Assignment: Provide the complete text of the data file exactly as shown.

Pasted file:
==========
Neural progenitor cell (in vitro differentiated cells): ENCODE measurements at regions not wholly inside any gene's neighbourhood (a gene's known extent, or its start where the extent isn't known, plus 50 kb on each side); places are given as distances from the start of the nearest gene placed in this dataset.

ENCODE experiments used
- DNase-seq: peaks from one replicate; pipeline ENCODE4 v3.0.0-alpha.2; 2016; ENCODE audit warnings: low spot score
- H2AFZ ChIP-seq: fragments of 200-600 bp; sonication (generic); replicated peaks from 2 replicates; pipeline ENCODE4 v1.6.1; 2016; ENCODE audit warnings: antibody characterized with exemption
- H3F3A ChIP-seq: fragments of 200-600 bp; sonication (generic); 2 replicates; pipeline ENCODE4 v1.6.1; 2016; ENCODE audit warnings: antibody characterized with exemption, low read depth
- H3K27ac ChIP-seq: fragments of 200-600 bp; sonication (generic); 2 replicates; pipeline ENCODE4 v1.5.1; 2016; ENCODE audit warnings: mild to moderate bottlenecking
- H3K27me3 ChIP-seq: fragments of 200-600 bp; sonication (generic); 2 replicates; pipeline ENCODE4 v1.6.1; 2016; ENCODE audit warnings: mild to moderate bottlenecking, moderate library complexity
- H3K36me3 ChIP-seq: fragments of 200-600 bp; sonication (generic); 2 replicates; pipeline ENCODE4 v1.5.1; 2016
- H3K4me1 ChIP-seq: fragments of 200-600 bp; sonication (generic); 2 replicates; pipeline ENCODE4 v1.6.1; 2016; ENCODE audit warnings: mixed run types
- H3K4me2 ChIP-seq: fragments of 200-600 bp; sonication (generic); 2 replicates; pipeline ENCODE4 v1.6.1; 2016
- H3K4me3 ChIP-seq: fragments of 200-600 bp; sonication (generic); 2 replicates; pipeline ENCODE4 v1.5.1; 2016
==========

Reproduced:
Neural progenitor cell (in vitro differentiated cells): ENCODE measurements at regions not wholly inside any gene's neighbourhood (a gene's known extent, or its start where the extent isn't known, plus 50 kb on each side); places are given as distances from the start of the nearest gene placed in this dataset.

ENCODE experiments used
- DNase-seq: peaks from one replicate; pipeline ENCODE4 v3.0.0-alpha.2; 2016; ENCODE audit warnings: low spot score
- H2AFZ ChIP-seq: fragments of 200-600 bp; sonication (generic); replicated peaks from 2 replicates; pipeline ENCODE4 v1.6.1; 2016; ENCODE audit warnings: antibody characterized with exemption
- H3F3A ChIP-seq: fragments of 200-600 bp; sonication (generic); 2 replicates; pipeline ENCODE4 v1.6.1; 2016; ENCODE audit warnings: antibody characterized with exemption, low read depth
- H3K27ac ChIP-seq: fragments of 200-600 bp; sonication (generic); 2 replicates; pipeline ENCODE4 v1.5.1; 2016; ENCODE audit warnings: mild to moderate bottlenecking
- H3K27me3 ChIP-seq: fragments of 200-600 bp; sonication (generic); 2 replicates; pipeline ENCODE4 v1.6.1; 2016; ENCODE audit warnings: mild to moderate bottlenecking, moderate library complexity
- H3K36me3 ChIP-seq: fragments of 200-600 bp; sonication (generic); 2 replicates; pipeline ENCODE4 v1.5.1; 2016
- H3K4me1 ChIP-seq: fragments of 200-600 bp; sonication (generic); 2 replicates; pipeline ENCODE4 v1.6.1; 2016; ENCODE audit warnings: mixed run types
- H3K4me2 ChIP-seq: fragments of 200-600 bp; sonication (generic); 2 replicates; pipeline ENCODE4 v1.6.1; 2016
- H3K4me3 ChIP-seq: fragments of 200-600 bp; sonication (generic); 2 replicates; pipeline ENCODE4 v1.5.1; 2016